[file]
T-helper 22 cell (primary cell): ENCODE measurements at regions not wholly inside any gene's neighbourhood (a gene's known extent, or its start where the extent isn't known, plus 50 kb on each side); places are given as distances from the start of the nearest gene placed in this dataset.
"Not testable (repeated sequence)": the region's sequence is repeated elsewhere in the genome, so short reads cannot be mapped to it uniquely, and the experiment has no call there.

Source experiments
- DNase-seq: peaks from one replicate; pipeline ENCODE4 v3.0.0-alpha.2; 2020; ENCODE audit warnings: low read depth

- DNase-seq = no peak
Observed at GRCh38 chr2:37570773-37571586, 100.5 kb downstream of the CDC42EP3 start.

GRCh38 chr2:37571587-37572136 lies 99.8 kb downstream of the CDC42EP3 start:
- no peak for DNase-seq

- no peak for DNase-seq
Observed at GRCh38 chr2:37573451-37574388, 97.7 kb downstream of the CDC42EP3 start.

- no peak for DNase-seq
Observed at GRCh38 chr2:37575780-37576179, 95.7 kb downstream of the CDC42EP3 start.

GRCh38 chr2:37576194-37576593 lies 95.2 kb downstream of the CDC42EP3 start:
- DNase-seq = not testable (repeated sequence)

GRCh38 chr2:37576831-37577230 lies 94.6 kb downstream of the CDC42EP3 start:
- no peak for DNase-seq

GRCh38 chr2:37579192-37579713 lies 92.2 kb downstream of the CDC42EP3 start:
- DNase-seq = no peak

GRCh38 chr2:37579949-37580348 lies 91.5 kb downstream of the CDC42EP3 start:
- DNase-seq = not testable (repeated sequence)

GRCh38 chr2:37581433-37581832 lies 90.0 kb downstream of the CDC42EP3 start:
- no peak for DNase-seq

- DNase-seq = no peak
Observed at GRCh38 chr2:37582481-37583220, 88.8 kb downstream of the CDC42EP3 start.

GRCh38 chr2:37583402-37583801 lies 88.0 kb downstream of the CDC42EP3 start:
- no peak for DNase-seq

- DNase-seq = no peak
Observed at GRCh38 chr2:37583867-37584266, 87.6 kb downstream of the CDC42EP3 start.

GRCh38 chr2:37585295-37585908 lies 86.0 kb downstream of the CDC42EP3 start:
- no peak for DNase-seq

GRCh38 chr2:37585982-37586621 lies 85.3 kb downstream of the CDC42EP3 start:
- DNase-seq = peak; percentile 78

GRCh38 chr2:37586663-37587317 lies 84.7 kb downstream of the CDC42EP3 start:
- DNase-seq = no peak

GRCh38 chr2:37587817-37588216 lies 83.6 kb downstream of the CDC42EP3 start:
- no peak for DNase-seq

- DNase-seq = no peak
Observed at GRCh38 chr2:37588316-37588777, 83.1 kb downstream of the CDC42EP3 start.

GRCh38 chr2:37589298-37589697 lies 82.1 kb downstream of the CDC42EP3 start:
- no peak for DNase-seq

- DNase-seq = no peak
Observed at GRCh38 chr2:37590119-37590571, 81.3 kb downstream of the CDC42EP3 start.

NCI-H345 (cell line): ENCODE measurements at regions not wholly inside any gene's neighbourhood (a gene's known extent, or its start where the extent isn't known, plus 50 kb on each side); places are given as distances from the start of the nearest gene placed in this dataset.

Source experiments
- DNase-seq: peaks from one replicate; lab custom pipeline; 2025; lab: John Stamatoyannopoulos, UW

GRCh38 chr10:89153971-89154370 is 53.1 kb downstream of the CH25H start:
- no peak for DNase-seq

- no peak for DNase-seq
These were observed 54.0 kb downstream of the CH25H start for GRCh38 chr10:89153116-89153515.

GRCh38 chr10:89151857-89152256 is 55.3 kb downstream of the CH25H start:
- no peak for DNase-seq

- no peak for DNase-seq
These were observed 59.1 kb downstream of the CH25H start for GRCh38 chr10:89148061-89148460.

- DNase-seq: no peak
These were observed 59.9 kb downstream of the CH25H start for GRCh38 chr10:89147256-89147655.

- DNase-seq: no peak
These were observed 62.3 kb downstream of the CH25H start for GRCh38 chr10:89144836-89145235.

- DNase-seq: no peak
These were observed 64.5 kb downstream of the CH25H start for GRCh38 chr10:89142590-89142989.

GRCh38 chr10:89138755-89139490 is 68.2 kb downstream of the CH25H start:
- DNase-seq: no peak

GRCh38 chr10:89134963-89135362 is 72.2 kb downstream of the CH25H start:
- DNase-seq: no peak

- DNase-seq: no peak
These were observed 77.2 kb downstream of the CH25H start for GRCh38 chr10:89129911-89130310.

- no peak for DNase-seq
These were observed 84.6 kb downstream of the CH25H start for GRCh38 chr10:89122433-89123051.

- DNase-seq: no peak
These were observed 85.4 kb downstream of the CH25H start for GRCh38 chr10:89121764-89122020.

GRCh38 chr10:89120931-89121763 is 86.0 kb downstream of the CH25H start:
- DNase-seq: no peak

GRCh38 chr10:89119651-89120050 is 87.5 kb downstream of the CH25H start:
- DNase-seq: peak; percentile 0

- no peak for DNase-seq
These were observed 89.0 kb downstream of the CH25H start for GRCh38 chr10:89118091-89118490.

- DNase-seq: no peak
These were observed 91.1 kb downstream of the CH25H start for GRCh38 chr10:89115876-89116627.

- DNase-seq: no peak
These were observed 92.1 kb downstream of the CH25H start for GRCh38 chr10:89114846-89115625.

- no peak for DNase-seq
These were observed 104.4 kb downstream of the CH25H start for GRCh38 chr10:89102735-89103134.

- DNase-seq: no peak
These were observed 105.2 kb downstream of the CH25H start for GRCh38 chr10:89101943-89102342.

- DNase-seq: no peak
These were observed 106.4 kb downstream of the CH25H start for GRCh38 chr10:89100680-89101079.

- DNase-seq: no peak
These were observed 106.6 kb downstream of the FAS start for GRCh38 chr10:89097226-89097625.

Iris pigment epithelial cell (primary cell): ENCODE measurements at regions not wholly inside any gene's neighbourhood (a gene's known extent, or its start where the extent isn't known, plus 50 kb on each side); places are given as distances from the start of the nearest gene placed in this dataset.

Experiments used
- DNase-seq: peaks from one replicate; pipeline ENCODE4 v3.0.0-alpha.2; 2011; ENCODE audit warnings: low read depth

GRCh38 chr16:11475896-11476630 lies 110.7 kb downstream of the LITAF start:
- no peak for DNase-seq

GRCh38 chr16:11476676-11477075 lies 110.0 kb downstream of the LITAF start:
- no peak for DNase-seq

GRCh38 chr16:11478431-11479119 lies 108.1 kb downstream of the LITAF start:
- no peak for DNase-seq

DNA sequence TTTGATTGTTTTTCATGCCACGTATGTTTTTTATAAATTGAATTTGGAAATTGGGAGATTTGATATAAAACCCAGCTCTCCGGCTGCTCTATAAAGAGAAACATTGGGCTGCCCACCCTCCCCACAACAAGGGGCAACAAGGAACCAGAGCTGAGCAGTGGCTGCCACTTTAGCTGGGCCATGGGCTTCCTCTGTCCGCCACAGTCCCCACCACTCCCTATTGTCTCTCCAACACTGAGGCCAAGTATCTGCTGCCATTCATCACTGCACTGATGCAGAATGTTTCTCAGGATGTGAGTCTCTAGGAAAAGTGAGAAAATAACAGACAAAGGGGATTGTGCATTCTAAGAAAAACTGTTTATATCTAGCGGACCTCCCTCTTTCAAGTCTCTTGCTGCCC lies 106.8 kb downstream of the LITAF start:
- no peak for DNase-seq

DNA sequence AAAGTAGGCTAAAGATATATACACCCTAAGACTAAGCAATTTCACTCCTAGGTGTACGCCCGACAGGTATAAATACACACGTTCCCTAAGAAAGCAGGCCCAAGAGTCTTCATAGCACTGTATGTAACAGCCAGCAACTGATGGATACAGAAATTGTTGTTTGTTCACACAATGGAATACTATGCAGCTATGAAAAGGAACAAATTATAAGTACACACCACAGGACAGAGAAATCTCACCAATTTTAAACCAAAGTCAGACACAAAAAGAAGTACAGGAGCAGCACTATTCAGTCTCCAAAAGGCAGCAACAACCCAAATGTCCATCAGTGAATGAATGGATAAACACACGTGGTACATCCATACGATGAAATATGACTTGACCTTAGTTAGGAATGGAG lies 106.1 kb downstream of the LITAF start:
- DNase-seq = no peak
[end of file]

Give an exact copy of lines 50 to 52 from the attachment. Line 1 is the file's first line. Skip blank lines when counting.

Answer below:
GRCh38 chr10:89151857-89152256 is 55.3 kb downstream of the CH25H start:
- no peak for DNase-seq

- no peak for DNase-seq